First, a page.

Parween’s singing is marked by pure sensuous joy and she shares it with her appreciative audiences in equal degree. She renders sprightly ‘khayal’, tantalising ‘thumris’ and exotic ‘ghazals’ with felicitous ease. Her presentations, whether classical or light classical, reveal delightful design and proportion. One finds in her performance a happy synthesis of variegated melodic and rhythmic patterns in a truly artistic scheme.
Amongst the present-day generation of Classical vocalist, Prabha Atre ranks very high. Gifted with a very sweet and melodious voice, she had the privilege of being groomed by a stalwart like Hirabai Barodekar and her talented brother, the late Sureshbabu Mane. Added to the innate musicality of the Kirana School, she displays a rare melange of originality, virtuosity, ingenuity and craftsmanship which make her recitals and put her in a class by herself.
She comes from a distinguished family of Poona. Her rigid academic pursuits culminated in her achievement of a doctorate in music. Her tours of the Continents, the U.K. and the States has enriched her experiences in a way that moulds her music patterns in most contemporary fashion.
Her ‘khayal’ singing is particularly striking for its creative revelations and is punctuated by richly decorated ‘alasps’ gliding ‘sargams’ and the vibrant yet intricate taans that present to listeners a very pleasing and euphonious picture of the raga. In ‘thumri’, she conceives tender, lyrical ideas with such richness that one feels her creative resources are inexhaustible.
Ustad Rajab Ali Khan was born on September 3, 1874, at Narsingarh (M.P.) He received his training in music from his father Mughal Khan and his illustrious progeny and disciple, Mubarak Ali Khan, the fountain-head of Jaipur ‘gharana’. Ustad Rajab Ali Khan moved to Dewas and then Kohlapur with his family. He became a disciple of Ustad Bande Ali Khan Beenakar at Pune. Bande Ali Khan is the fountain-head of Kirana ‘gharana’.
Ustad Rajab Ali Khan returned to Dewas as a disciplined, trained and accomplished musician in the early years of 20th Century and remained there ever since. He stormed the country with his vigorous and beautiful music, travelling widely.
In him the pecurality of ‘khayal gayaki’ and Beenkari as well as those of Gwalior-Jaipur-Kirana ‘gharanas’ were beautifully fused. He breathed his last on January 8, 1959, at Dewas.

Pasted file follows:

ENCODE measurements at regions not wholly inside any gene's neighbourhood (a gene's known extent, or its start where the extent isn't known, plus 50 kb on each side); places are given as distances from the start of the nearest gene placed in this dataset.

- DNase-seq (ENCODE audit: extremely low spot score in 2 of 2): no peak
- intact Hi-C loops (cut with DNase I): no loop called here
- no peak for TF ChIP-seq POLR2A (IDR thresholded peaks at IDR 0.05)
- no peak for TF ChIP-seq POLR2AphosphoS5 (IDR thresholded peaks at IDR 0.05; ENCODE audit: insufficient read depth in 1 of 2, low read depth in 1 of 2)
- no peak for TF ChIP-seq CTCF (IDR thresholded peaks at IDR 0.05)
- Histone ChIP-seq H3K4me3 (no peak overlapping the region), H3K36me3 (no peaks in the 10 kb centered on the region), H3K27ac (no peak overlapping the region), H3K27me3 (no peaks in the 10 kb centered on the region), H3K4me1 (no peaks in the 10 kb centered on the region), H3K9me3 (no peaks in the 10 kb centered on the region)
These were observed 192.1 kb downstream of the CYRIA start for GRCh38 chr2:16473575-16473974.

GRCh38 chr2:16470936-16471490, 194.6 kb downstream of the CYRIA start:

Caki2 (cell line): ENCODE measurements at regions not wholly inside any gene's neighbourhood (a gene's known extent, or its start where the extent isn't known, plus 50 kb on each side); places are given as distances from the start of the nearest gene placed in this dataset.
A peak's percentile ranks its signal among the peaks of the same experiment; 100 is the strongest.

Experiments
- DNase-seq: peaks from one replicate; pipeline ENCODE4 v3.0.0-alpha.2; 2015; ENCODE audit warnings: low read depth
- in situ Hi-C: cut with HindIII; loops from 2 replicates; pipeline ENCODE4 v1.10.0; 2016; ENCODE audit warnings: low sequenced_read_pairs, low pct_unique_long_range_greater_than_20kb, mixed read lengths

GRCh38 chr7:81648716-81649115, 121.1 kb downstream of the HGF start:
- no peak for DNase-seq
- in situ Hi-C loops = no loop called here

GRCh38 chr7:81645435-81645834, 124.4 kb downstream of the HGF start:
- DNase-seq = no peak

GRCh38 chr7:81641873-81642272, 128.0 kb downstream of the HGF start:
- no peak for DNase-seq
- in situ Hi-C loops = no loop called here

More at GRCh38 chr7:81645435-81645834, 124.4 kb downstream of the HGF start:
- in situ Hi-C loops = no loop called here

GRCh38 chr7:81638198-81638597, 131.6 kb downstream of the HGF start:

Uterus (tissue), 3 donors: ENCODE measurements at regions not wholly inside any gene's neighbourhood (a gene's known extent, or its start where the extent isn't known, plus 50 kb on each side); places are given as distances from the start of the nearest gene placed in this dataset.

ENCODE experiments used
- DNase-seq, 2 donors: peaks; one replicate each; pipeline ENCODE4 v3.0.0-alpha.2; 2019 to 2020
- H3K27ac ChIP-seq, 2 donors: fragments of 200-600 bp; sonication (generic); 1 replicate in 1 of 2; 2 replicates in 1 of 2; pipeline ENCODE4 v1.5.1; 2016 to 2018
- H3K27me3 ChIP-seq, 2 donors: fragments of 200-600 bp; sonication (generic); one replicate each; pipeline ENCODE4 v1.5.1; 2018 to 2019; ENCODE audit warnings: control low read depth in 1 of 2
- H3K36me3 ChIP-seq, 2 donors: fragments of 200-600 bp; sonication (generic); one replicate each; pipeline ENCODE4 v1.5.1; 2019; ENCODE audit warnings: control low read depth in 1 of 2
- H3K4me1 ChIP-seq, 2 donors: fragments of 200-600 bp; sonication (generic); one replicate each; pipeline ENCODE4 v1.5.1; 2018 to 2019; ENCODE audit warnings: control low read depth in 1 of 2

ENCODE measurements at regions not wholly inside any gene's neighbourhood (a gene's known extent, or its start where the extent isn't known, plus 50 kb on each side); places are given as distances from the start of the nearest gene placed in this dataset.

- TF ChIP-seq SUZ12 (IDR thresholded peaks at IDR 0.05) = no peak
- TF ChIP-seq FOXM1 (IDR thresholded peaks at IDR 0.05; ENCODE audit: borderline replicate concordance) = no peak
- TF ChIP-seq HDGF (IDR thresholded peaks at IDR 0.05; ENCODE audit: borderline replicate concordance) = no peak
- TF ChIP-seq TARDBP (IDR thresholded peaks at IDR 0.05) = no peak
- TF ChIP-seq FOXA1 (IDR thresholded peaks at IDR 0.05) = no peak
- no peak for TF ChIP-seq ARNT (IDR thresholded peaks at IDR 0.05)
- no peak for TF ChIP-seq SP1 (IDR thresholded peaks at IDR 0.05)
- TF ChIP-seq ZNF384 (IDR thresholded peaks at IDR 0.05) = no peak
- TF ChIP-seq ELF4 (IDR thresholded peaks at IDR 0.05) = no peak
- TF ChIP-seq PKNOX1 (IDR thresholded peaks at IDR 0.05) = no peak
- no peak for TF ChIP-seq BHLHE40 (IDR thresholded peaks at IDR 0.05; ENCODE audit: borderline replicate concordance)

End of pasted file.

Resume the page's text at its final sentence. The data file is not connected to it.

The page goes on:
The style of ‘Purbi gayaki’, the musical tradition of eastern Uttar Pradesh, is marked by its rural vigour, its refined lyricism and eloquent phrasing. With the passing away of the great luminaries like Begum Akhtar, Rosoolan Bai and Siddheshwari Devi, who inherited and enriched the tradition with the magic touch of their vocalism, the music world is left with fewer leading lights to carry forward his multi-splendoured tradition. And Shobha Gurtu is one of them.
Born at Belgaum (now in Karnatka), Shobha Gurtu received her initial lessons in music from her mother Smt. Menakabai Shirodkar, a noted dancer of her time who also had training in vocal music in the Atrauli-Jaipur ‘gayaki’os Ustad Alladiya Khan. Later, she had the privilege of advanced training in Classical singing from Ustad Nathan Khan and in light classical and popular music from Ustad Ghamman Khan. Her father-in-law, Pandit Narayan Nath Gurtu, the erudite scholar and musician, also gave her valued guidance and direction in her artistic pursuit.
What puts Shobha Gurtu in a class by herself is not merely he the unique quality of her warm, sensuous voice, but the equally unique combination of talent and soul that makes her self expression worth listening to, ever so often. She has evolved a technique that lets her negotiate, with equal ease, everything from ‘thumri’, ‘dadra’, ‘holi’, ‘kajri’ and ‘chaiti’ to ‘ghazal’, ‘bhajan’ and Marathi natya sangeet with all their regional and stylistic variations.
One of the foremost exponents of North India Classical music, Sunanda Patnaik ranks high amongst the much-acclaimed Khayal singes of the present day. She hails from Odisha, as a state known as the land of Lord Jagannath, place of legendary Joydev, Vishvanath Kaviraj, Bhima Bhoi, Salbeg, Baldev Rath, Gopal Krushna and other saint-musicians, Sunanda imbibed musical spirit and religious fervour at a tender age.
Sunanda was born a prodigy. Her illustrious father, late Baikunthanath Patnaik, took all the care for her training at an early age. Sunanda took rigorous training from Pandit Omkarnath Thakur whose manner of presentation has left an indelible mark on the singing of Sunanda. Her tuneful voice, extraordinary flexibility, astounding range and emotional exposition are the remarkable features of performance. Amongst living exponents, Kumar Gandharva’s performance seems to have influenced Sunanda partially.
Sunanda is a dedicated artiste. With maturity, she has developed a distinctive style of her own and her approach towards a raga, its expansion and her flights of imagination with emotional urge are fascinating and unique. While her forte is khayal and tarana, special mention should be made of her renderings of Bhajans which sparks with inconceivable ecstasy of deep devotion.